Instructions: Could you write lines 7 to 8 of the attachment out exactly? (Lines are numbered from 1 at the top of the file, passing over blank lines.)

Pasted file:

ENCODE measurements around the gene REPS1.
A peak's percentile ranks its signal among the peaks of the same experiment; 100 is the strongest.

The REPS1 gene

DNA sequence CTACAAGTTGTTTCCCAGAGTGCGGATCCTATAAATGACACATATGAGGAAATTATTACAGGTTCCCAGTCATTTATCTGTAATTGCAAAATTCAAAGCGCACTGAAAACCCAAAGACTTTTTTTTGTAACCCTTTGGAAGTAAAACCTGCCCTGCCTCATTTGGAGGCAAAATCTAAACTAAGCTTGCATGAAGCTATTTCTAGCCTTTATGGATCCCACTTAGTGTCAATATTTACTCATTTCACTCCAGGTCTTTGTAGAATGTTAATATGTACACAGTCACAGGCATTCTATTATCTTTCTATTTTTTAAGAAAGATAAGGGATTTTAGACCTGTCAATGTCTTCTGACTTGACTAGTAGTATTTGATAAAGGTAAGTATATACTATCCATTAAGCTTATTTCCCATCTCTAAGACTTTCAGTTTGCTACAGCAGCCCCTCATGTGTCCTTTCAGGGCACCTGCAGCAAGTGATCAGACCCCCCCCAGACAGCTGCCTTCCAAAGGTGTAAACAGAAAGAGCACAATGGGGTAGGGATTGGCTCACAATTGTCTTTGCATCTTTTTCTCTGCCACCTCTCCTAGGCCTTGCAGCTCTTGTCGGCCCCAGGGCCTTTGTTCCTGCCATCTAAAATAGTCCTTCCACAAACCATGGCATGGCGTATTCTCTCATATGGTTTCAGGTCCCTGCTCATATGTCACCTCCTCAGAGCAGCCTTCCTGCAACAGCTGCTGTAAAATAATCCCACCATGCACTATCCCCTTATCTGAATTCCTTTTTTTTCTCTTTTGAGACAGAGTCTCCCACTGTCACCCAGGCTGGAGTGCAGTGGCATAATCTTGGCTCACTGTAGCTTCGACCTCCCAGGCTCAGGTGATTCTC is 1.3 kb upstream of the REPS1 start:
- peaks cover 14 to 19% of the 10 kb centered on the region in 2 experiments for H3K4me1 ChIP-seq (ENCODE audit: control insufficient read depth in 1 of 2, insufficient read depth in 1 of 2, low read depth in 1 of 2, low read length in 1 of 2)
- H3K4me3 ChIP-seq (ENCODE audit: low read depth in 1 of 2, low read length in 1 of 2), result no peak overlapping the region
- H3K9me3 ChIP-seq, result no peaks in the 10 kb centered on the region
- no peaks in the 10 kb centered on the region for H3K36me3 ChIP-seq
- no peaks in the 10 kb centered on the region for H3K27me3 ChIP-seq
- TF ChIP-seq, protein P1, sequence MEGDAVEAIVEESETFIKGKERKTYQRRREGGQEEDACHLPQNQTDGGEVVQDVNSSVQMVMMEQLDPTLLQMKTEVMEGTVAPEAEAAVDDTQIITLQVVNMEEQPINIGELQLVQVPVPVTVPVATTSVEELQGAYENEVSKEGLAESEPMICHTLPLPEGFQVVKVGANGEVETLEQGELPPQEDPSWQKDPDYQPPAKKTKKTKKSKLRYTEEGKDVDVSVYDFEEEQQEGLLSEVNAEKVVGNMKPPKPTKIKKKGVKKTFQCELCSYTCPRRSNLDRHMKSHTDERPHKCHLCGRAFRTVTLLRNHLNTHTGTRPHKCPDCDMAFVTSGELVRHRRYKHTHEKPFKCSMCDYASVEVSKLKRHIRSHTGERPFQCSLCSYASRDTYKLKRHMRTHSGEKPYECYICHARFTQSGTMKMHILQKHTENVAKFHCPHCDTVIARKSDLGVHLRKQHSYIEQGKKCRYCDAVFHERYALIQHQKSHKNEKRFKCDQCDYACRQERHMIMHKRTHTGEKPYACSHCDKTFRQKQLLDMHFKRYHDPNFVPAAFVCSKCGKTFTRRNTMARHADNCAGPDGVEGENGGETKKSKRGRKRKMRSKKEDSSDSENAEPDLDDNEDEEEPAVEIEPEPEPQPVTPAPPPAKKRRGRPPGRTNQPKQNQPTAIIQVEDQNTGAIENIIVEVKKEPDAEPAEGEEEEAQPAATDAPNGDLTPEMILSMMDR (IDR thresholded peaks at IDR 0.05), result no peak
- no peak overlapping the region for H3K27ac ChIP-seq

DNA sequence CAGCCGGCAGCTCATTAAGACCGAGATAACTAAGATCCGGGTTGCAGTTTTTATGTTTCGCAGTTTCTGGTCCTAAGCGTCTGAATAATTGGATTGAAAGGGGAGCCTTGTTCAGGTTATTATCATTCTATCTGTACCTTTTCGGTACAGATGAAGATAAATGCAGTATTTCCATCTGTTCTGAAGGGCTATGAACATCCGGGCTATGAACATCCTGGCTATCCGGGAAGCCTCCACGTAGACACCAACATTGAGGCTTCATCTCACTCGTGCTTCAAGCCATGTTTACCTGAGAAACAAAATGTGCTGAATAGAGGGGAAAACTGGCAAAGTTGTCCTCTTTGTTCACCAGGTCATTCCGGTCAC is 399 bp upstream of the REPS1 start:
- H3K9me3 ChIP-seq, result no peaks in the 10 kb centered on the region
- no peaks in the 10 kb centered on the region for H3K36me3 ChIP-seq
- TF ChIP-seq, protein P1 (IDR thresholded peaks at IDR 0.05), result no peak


- H3K9me3 ChIP-seq, result no peaks in the 10 kb centered on the region
- no peaks in the 10 kb centered on the region for H3K36me3 ChIP-seq